In the long runs we are progressing. How to structure the progression runs? Eg. in the 20 (2 x 5k at MP) the way to do this is:
You will have an idea of your projected MP from your previous 10k races. If you have any doubts do check in with us on the forum
‘Rest’ is ‘rest from running’ NOT sit on the sofa and eat crisps and ice-cream. Go for a swim, a nice walk, easy cycle. You should also consider flexibility exercises like pilates or yoga on these ‘Rest’ days.
These are starting to introduce pace work. Also coming in is hilly work to build strength. Hills should be something you are being challenged on, but not having to climb! If you can find a hill or drag that takes a few minutes to run up like the hill at Renville Park make it a favourite and mark it for future reference.
Any questions please feel free to fire them at us.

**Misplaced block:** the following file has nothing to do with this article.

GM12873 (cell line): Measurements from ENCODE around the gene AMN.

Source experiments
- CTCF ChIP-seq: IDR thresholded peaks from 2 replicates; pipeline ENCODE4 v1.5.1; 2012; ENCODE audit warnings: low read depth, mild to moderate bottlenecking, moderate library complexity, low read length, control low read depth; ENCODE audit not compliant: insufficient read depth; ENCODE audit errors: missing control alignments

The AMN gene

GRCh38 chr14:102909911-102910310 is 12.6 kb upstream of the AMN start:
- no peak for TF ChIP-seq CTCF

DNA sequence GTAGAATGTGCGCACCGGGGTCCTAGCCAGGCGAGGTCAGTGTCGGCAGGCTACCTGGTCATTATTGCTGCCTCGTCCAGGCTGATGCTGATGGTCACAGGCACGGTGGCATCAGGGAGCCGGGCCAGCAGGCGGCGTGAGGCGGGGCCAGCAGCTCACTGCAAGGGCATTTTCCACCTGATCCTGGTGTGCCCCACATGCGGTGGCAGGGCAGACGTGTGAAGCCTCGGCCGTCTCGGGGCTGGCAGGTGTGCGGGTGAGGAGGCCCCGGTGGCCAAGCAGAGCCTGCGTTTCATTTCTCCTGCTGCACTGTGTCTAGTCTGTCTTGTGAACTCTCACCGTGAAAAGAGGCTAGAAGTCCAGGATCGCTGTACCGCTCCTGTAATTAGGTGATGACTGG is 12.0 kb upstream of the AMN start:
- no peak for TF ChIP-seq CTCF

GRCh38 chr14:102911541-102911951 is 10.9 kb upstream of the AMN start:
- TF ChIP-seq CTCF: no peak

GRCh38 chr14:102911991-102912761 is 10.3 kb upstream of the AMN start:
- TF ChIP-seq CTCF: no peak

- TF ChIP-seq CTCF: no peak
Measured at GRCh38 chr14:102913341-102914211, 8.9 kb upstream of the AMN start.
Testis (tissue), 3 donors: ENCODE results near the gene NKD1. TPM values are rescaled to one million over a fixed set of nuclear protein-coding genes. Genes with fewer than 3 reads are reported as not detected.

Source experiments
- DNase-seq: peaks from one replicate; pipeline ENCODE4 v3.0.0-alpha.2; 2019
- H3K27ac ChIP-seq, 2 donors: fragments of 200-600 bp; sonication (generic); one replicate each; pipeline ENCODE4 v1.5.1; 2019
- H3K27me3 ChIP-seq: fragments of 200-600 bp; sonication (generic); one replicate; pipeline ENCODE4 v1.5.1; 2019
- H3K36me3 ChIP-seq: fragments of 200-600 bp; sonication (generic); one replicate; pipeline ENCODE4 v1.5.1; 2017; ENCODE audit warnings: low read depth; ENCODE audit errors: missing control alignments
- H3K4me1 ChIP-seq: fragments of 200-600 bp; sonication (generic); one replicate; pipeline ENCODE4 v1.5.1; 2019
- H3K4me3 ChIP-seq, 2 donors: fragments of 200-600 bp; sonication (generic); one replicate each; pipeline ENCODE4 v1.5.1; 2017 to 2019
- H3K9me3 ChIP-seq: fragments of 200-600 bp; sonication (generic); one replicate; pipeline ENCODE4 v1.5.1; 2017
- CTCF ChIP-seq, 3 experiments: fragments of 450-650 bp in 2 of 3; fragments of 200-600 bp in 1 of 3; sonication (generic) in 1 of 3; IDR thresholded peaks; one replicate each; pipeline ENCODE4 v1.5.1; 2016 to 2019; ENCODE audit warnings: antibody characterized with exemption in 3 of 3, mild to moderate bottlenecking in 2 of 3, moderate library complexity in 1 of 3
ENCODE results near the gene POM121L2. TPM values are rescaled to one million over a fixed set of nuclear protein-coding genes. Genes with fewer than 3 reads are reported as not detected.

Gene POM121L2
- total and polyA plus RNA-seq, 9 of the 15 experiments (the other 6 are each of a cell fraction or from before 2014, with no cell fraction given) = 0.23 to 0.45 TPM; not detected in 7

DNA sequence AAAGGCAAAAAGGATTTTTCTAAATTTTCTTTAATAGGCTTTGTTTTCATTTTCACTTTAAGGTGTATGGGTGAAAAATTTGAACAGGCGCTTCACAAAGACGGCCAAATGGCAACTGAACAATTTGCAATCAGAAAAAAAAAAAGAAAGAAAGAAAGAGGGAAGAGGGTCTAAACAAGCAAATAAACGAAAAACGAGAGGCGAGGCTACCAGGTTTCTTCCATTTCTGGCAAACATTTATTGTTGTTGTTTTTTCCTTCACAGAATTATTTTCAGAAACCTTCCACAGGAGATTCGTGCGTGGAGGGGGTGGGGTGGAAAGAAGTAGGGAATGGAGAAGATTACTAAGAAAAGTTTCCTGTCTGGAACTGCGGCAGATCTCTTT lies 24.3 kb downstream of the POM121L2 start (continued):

Happy running!! 🙂
Edel & Sean
The training/recce day for Lough Cutra Castle Triathlon is on tomorrow Saturday 9th May at the Castle in Gort, Co. Galway with GoTri, Amphibian King Oranmore and Burren Cycling Club.
Adult and children’s triathlon training covering all 3 disciplines and transitions. Suitable for beginners as well as more experienced triathletes.
There’s also a recce cycle and run for The Gauntlet (half iron).
There is no charge for this but you are required to book in advance.
Quite a common topic for discussion is how and when to fuel when training. I regularly get asked for advice from runners especially on fuelling half marathon or marathon distance races and a the risk of being non-committal “it all depends on you, your training, your goals & your body” is the regular answer.
Look nutrition and metabolism, is a complex area and almost all of it depends on you and your training. In that I am not mistaken.
There is so much chatter (and I’m adding to it) about nutrition do’s and don’ts that it is ridiculously confusing.
It shouldn’t be and is quite simple really.
Without going into a whole complex area (and tripping myself up over technicalities!) about which many, many books have been written the best example is for me to impart the advice I have learned myself and from others experiences.
I hear gels make you sick / run through you…